Boeing falls once a Boeing 737 500 passenger plane operated by Sriwijaya Air crashes into the sea Saturday off the coast of Indonesia.
Boeing (BA) – Get Report shares declined Monday following a Boeing 737 500 passenger plane operated by Sriwijaya Air crashed Saturday into the ocean off the coast of Indonesia after taking off from Jakarta.
The plane, a 737 500 aircraft, was twenty six years of age, so much older compared to the Boeing 737 MAX which was based in March 2019 after two fatal crashes, including a Lion Air crash in Indonesia which killed 189 people in 2018.
Black boxes of the plane were located and communications data has been obtained, CNN reported.
The head of Indonesia’s National Search and Rescue Agency said late Sunday that the two black boxes from the Sriwijaya Air flight were thought have been recognized within 150 meters to 200 meters of the crash site, as reported by CNN.
The Boeing 737 500 jet disappeared minutes after taking off from Jakarta, Indonesia’s capital, during heavy rain on Saturday. The Sriwijaya Air flight had sixty two people aboard and was headed to Pontianak on the island of Borneo from the nation’s capital. Twelve on board were crew members.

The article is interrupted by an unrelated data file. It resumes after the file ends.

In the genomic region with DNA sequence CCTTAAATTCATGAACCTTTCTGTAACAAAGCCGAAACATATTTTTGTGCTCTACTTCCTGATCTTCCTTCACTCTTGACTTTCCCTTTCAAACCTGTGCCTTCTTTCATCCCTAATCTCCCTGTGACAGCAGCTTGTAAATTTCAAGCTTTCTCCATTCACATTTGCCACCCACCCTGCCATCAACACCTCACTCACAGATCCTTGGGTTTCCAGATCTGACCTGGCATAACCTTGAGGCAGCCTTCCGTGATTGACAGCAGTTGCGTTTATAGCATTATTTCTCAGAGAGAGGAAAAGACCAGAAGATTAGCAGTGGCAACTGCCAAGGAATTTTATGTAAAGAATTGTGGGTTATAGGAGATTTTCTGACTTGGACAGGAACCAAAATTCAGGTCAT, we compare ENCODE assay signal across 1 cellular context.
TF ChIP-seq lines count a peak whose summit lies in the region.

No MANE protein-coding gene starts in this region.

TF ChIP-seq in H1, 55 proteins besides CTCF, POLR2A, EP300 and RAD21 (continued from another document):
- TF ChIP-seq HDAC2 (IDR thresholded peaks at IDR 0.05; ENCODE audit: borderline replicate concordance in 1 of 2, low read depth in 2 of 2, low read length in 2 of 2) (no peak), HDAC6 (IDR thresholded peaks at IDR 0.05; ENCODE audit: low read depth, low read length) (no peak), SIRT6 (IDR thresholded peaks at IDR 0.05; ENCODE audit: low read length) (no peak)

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Boeing shares fell 1.81 % to $206.02 in trading Monday.
The crash comes only days after jetmaker Boeing agreed to fork out a $2.5 billion fine over fraud and conspiracy charges linked with its 737 MAX jet program.
The settlement involves a criminal penalty of $243.6 million, determined by the conduct of 2 former MAX method complex pilots, as well as the establishment of a $500 million fund to offer compensation for families of the victims of the Lion Air and also Ethiopian Airlines crashes, the company said.
Boeing said the deferred prosecution agreement with the Department of Justice, which it entered into on Thursday, will impact the company’s fourth-quarter earnings by $743.5 zillion.
“I firmly believe that entering into this particular resolution is the perfect thing for us to do – a step that appropriately acknowledges how we fell short of the values of ours and expectations,” said CEO Dave Calhoun. “This resolution is a serious reminder to all of us of precisely how critical our obligation of transparency to regulators is, and the consequences that our business is able to experience if any one of us falls short of those expectations.”